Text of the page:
Studies have shown that more than over half of the patients diagnosed with oral cancer in the USA survive after five years. This means that if this condition is discovered on time, the chances of successful treatment are high.
Cancer is defined as the uncontrollable growth of cells that invade and cause damage to surrounding tissues. Oral cancer appears as a growth or sore in the mouth that does not go away. Oral cancer, which includes cancer of the lips, tongue, cheeks, floor of the mouth, hard and soft palate sinuses, and throat, can be life threatening if not diagnosed and treated early.
The symptoms of mouth or throat cancer may include:
- Persistent mouth sores. A sore in the mouth that does not heal is the most common sign of oral cancer.
- Areas or lesions in your mouth or lips.
- Swellings that make wearing dentures uncomfortable.
- Difficulty chewing, swallowing, speaking or moving your tongue or jaw.
- Loosening of the teeth.
- A lump in the neck.
- Numbness of the tongue or elsewhere in your mouth.
- Unexpected bleeding in the mouth.
- Chronic sore throat or change in voice.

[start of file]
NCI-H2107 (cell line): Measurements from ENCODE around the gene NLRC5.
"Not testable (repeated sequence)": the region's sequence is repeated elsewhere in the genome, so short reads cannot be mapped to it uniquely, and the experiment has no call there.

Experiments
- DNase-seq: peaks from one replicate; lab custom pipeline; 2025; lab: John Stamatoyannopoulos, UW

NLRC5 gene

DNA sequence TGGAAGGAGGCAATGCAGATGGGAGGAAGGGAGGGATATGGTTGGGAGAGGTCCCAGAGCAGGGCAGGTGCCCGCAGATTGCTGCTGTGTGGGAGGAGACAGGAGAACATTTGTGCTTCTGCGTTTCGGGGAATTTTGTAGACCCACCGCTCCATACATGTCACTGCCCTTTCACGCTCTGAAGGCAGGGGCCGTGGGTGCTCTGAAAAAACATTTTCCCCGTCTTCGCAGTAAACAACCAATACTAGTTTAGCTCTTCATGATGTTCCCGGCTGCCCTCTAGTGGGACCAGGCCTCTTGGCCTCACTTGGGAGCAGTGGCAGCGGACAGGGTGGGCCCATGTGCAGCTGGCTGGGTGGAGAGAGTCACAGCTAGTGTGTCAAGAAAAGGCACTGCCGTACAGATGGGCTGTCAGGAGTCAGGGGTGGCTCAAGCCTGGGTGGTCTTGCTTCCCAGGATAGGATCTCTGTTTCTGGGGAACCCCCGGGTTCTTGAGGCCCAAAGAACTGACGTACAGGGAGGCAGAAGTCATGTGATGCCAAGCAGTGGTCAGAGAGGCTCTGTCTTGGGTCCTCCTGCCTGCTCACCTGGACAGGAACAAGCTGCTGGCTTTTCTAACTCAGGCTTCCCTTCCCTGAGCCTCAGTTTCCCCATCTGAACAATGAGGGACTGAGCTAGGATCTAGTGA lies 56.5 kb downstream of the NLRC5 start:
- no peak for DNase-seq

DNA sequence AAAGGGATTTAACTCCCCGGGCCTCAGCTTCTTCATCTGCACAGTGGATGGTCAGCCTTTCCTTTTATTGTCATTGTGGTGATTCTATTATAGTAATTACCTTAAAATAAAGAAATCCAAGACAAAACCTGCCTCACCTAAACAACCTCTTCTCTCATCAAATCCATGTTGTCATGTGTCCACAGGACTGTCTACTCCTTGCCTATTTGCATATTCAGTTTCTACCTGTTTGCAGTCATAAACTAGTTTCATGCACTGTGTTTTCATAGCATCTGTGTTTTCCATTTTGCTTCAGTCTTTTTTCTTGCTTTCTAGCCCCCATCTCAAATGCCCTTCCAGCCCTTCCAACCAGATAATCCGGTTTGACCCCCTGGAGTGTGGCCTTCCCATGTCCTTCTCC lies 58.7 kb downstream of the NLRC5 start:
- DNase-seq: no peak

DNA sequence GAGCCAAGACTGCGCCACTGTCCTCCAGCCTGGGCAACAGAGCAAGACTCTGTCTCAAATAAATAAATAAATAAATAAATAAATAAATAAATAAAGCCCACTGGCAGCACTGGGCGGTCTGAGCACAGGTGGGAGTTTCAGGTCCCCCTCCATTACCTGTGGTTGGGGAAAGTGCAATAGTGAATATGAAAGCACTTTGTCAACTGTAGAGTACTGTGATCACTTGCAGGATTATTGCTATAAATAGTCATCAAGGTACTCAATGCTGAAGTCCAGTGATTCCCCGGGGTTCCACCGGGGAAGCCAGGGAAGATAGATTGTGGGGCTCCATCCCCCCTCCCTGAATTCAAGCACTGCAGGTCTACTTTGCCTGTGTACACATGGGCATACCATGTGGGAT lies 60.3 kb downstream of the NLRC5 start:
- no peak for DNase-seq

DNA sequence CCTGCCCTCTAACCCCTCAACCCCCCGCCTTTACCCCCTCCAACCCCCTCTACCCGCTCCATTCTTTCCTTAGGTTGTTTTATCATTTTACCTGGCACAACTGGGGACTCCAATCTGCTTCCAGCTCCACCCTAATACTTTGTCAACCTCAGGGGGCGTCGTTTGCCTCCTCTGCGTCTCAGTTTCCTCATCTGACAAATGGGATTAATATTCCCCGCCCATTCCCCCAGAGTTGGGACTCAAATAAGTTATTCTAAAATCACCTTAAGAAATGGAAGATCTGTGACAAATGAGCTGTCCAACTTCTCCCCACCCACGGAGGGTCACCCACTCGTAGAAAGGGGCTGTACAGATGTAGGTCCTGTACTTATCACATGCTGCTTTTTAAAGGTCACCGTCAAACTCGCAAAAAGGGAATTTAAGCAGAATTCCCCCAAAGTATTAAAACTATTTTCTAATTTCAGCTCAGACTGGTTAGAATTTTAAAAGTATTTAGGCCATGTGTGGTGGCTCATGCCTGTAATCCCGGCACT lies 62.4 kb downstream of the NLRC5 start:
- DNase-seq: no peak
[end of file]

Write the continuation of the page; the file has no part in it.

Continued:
A person who has any of these symptoms for more than 2 weeks, should see a dentist or a doctor for an oral cancer examination. This not means that you have cancer. These could be signs of an infection or of another problem. But it is important to have these symptoms checked out because if it is cancer, the earlier you detect it, the more successfully it will be treated.
Factors that contribute to oral cancer
- Smoking and tobacco use. Smoking can lead to cancer in the mouth or throat, while tobacco products are associated with cancer in the checks, gums and inner surface of the lips.
- Alcohol. The majority of people diagnosed with oral cancer are heavy drinkers. The risk is higher for people who smoke and also drink alcohol.
- History family cancer.
- The Human papilloma virus (HPV) has been associated with cancers of the oropharyngeal region (the part of the throat at the back of the mouth).
- Sun. Cancer of the lips may be caused by sun exposure.
- Your diet. A diet low in fruits and vegetables may play a role in oral cancer development.
How to prevent oral cancer
- Do not smoke or use any tobacco products, and drink alcohol in moderation.
- Limit your exposure to the sun.
- Eat a balanced diet.
- Always brush and floss your teeth regularly.
- See your dentist twice a year, for regular check-ups.
- Choose foods that are known as fighters against cancer. The American Institute for Cancer Research recommends you eat a lot of beans, berries, cruciferous vegetable (like cabbage and broccoli), dark green leafy vegetables, garlic, grapes, green tea, tomatoes.
Keep in mind that the risk of developing oral cancer increases with age. So take care of you and the beloved ones.
If you need an examination, call Dr. Arhiri. He will check your face, neck, lips, tongue, mouth, and the back of the throat for possible signs of cancer. 610.674.7611 is Premier Smiles’ phone number.